The Oregon Zoo’s oldest resident, ultra-geriatric Sumatran orangutan Inji, turned 58 this month. She is the oldest of her species on the continent.
“She is the oldest Sumatran orangutan in any accredited zoo in North America,” said Asaba Mukobi, the zoo’s senior primate keeper. “Wild orangutans live about 40 years on average, so Inji’s certainly among the very oldest of her species on the entire planet.”
Inji’s actual date of birth is unknown. She was born in the wild around 1960, came to the United States through the pet trade (legal at the time) and was donated to the zoo by her owner in 1961. She was estimated to be around a year old when she arrived at the zoo Jan. 29, 1961 — 57 years ago this month.
“She’s in amazing shape for her age,” Mukobi said. “She has no major health concerns — she isn’t taking any special medication beyond aspirin. Her age and remarkable condition say a lot about the quality of care she’s received over the years.”
Inji does need a little help getting around now, and makes good use of some extra handholds keepers have installed around the habitat. Using decommissioned fire hose donated by the Clackamas Fire District, keepers have also constructed a couple simian-strength hammocks to mimic the arboreal nests used by orangutans. She shares her habitat with two younger orangutans and two gibbons.
“We’re thankful that we’ve been able to give Inji a good home, but it’s heartbreaking to think about the circumstances that brought her here,” Mukobi said. “Even though the pet trade is illegal now, it still exists. It is considered a major threat to orangutans’ survival, along with human encroachment and habitat loss from palm oil plantations. Orangutans are at the brink of extinction — especially in Sumatra, where Inji comes from.”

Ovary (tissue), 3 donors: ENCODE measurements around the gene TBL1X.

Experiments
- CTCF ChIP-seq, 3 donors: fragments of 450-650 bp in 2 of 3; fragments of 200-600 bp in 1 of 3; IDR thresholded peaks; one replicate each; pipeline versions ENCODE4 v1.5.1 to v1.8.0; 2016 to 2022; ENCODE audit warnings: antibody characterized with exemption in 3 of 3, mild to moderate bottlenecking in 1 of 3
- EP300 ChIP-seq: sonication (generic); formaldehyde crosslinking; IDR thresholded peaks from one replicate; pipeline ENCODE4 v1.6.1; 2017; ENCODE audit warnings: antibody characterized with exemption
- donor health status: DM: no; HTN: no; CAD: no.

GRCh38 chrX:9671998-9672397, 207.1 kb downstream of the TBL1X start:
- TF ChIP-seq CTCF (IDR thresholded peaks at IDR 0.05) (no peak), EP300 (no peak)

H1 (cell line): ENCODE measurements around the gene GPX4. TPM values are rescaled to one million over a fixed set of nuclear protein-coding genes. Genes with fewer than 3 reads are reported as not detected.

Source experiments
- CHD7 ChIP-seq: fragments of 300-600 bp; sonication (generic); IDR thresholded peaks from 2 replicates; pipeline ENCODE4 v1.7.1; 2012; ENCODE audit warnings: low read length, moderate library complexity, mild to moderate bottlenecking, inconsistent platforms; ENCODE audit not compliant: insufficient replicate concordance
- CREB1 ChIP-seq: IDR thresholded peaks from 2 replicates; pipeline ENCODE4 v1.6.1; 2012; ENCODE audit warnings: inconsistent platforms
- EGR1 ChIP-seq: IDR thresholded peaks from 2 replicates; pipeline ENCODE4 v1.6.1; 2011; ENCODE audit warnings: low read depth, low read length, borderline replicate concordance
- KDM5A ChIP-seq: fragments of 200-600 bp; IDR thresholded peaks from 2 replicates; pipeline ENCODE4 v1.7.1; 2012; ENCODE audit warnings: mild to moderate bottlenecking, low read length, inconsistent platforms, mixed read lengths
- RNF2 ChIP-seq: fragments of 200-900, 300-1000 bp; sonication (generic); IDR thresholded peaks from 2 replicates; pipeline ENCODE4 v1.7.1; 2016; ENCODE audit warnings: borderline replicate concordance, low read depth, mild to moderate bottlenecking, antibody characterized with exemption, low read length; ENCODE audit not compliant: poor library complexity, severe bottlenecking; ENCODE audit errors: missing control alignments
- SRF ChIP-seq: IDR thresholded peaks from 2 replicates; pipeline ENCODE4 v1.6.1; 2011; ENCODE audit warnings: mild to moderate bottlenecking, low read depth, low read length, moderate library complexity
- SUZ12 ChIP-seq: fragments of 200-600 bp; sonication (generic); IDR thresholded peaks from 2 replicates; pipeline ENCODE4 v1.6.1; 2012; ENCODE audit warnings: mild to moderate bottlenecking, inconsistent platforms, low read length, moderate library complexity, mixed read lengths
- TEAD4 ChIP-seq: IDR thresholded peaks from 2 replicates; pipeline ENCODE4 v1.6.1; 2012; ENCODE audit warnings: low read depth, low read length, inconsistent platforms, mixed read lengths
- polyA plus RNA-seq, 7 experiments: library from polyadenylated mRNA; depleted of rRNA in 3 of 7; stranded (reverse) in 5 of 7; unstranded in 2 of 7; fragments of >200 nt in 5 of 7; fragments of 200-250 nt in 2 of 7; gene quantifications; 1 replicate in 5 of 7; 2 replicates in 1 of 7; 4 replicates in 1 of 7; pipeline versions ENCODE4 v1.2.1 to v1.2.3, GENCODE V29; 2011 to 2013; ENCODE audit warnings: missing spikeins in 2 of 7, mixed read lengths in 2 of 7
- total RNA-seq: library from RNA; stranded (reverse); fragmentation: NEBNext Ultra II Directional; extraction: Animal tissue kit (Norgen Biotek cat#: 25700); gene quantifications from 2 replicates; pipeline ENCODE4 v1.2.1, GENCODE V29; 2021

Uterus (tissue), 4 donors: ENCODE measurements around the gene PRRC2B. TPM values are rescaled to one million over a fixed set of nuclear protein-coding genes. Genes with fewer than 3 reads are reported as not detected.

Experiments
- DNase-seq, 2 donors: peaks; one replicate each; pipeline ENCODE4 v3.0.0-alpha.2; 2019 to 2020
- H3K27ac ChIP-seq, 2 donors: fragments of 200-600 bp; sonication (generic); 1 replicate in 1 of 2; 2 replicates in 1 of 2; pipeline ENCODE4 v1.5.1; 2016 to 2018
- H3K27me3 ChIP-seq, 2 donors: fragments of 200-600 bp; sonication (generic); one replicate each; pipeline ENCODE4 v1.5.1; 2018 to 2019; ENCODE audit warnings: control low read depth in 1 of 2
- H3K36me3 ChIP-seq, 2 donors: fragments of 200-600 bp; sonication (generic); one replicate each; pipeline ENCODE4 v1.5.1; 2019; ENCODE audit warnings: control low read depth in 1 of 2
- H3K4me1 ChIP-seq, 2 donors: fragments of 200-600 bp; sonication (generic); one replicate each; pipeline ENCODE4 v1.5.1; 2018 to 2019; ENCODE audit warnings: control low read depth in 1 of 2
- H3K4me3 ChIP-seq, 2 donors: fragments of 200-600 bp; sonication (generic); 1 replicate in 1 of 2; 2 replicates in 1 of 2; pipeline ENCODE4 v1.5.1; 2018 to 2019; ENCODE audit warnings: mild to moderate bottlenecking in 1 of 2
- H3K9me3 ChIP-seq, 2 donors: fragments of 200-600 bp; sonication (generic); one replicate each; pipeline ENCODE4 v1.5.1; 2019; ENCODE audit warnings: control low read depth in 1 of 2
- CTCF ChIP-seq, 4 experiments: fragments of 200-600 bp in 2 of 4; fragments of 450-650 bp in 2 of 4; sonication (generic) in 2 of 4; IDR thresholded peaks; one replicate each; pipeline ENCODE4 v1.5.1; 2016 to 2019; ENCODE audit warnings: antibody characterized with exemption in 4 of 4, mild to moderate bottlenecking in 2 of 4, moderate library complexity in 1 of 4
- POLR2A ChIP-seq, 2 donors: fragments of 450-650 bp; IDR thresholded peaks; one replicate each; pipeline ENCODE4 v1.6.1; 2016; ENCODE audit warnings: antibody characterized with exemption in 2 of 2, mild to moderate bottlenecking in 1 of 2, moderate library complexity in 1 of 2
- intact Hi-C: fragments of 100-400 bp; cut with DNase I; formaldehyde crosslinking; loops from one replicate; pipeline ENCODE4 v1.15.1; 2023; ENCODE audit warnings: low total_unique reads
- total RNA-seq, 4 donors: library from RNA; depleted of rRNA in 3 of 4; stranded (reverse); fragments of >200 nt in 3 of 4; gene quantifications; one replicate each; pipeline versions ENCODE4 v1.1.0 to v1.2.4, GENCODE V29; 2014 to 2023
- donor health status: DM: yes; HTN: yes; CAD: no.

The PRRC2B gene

The name “orangutan” comes from the Malay “orang,” meaning man, and “hutan,” meaning wilderness or jungle. According to Mukobi, many zoo visitors are struck by the orangutans’ close resemblance to humans.
“Visitors feel a very strong connection to Inji and the other orangutans,” Mukobi said. “Building on that connection, we’re trying to create awareness about what’s happening to orangutans in their native lands and let people know how they can help.”
People interested in encouraging major companies to pursue wildlife-friendly palm oil can do so via the zoo’s Use Your Reach project. Through donations to the Oregon Zoo Foundation, the zoo also supports the Borneo-based Hutan-Kinabatangan Conservation Program, which works to reduce human-wildlife conflict for species including orangutans and elephants.
In late spring, the zoo plans to break ground on a new habitat for great apes: Primate Forest, expected to open in 2020, will incorporate much of the current Red Ape Reserve along with an expanded and improved home for chimpanzees. Primate Forest is one of eight major projects made possible by the community-supported zoo bond measure passed in 2008. With five of these projects now complete, the final three will be managed as a single construction project to save construction costs and increase efficiency.
Source: Oregon Zoo